Prince George's County

Prince George’s Council Approves Fiscal 2018 Budget

After starting its meeting nearly an hour late Thursday, May 25, Prince George’s County Council unanimously adopted a $3.8 billion 2018 fiscal year budget in less than 15 minutes.

County Council Chairman Derrick Leon Davis read a prepared statement about the spending plan, which keeps the tax rate steady, anticipates millions of dollars in revenue from the MGM National Harbor casino resort and increases funds for public safety measures.

“This new and balanced budget and a stronger economy uniquely position Prince George’s County to take its rightful place as an economic engine in the region,” Davis said during the session at the County Administration Building. “Credit for this belongs in great part [to] the people of Prince George’s County.”

He said a one-time, $3.5 million contribution from the county’s Economic Development Corp. Incentive Fund will fill a budget gap and help stabilize developmental disabilities service providers that support 2,800 residents on a waiting list for assistance. One of the main goals of the fund is to hire and retain employers and increase jobs.

The plan calls for the money to last about two years until the state has a long-term plan to help fund organizations that assist people with intellectual and development disabilities. Advocates have said a subsidy became necessary after the county increased its minimum wage $2 above the state’s figure.

“We had the one-time opportunity and we were able to do it,” Davis said of the EDC funding during a press briefing after the meeting. “It was the one thing that we all agreed must have been done regardless of the outcome this year.”

If County Executive Rushern L. Baker III approves the budget, it will go into effect July 1.

Some educators expressed displeasure this week with a protest outside High Point High School in Beltsville, calling for an additional $97.7 million into the education portion of budget than previously requested by the school’s superintendent, according to a proposed budget document for county revenues.

About $1.9 billion, or 65 percent, of the budget goes toward education, including expansion of pre-kindergarten, employee health insurance and career and technology equipment.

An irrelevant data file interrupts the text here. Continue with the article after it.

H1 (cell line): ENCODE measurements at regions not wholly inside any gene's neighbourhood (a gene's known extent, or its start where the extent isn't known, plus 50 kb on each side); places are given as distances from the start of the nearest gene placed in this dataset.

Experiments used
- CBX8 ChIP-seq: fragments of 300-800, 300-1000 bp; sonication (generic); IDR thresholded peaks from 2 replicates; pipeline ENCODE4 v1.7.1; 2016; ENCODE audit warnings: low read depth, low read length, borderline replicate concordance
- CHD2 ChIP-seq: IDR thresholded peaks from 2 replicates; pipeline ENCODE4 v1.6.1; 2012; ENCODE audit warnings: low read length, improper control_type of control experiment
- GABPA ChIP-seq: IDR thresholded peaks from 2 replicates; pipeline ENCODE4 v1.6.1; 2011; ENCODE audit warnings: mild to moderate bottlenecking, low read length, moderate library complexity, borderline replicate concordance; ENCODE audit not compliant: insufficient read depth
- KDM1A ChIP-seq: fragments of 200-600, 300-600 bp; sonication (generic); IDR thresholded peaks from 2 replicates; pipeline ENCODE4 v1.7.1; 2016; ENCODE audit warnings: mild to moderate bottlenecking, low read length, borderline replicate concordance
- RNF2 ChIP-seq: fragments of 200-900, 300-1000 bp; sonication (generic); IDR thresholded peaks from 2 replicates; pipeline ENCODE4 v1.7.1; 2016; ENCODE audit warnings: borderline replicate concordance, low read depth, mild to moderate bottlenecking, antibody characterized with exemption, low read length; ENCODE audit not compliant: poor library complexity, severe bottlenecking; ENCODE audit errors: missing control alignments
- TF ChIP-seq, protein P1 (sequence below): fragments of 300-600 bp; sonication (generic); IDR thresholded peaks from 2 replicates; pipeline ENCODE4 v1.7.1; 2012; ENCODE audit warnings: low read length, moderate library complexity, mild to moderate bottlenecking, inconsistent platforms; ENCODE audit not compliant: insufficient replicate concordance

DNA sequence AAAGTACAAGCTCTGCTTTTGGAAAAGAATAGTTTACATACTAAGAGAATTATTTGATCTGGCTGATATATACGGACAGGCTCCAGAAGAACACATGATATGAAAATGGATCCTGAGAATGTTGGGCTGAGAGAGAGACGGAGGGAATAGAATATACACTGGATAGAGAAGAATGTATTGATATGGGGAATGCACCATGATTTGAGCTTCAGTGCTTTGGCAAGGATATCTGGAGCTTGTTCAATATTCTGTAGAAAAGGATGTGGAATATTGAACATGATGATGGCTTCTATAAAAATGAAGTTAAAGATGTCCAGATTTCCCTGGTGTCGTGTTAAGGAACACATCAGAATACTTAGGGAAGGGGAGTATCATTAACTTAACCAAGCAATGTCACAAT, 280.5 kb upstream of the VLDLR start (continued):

The overall budget provides funding for 200 police recruits, 115 firefighters, 70 correctional officers and 25 deputy sheriffs.

Theresa Mitchell Dudley, president of the county’s teachers’ union, said programs slated to be cut include expansion of peer and mentoring for new teachers and cultural competency training.

“To say that you’re committed to our children and economic improvement in the county and then not fully fund the school system doesn’t make sense to me,” she said after Thursday’s meeting. “To add more additional correctional officers and additional police officers and not fund restorative practices, which could keep our children from getting involved in the school to prison complex in the first place, is ludicrous.”

Federal funding for initiatives such as the Purple Line light-rail project and a bid to relocate the FBI headquarters from Northwest to Prince George’s could produce millions in tax dollars for the county.

A judge ruled May 22 that officials with the Federal Transit Administration and state of Maryland failed to addressed how the Purple Line would affect Metro’s ridership and safety concerns. State Transportation Secretary Pete K. Khan said in a May 12 court filing that without environmental approval by Thursday, June 1, the state “will no longer have sufficient cash flow to continue funding ongoing pre-construction activities.”

Federal, state and county officials and residents continue to wait on the General Services Administration to make a final decision on whether to move the FBI site to Greenbelt, Landover, or Springfield, Virginia.

President Donald Trump has already proposed cuts to programs such as Medicare and community development block grants, which could affect the thousands of federal employees who reside in Prince George’s.

“I am extremely concerned about the budget nationally,” Davis said. “If Washington sneezes, we are going to catch pneumonia. I am really afraid of what will happen federally.”

William J. Ford – Washington Informer Staff Writer

I decided I wanted to become a better writer while attending Bowie State University and figured that writing for the school newspaper would help. I’m not sure how much it helped, but I enjoyed it so much I decided to keep on doing it, which I still thoroughly enjoy 20 years later. If I weren’t a journalist, I would coach youth basketball. Actually, I still play basketball, or at least try to play, once a week. My kryptonite is peanut butter. What makes me happy – seeing my son and two godchildren grow up. On the other hand, a bad call made by an official during a football or basketball game makes me throw up my hands and scream. Favorite foods include pancakes and scrambled eggs which I could eat 24-7. The strangest thing that’s ever happened to me, or more accurately the most painful, was when I was hit by a car on Lancaster Avenue in Philadelphia. If I had the power or money to change the world, I’d make sure everyone had three meals a day. And while I don’t have a motto or favorite quote, I continue to laugh which keeps me from driving myself crazy. You can reach me several ways: Twitter @jabariwill, Instagram will_iam.ford2281 or e-mail, wford@washingtoninformer.com

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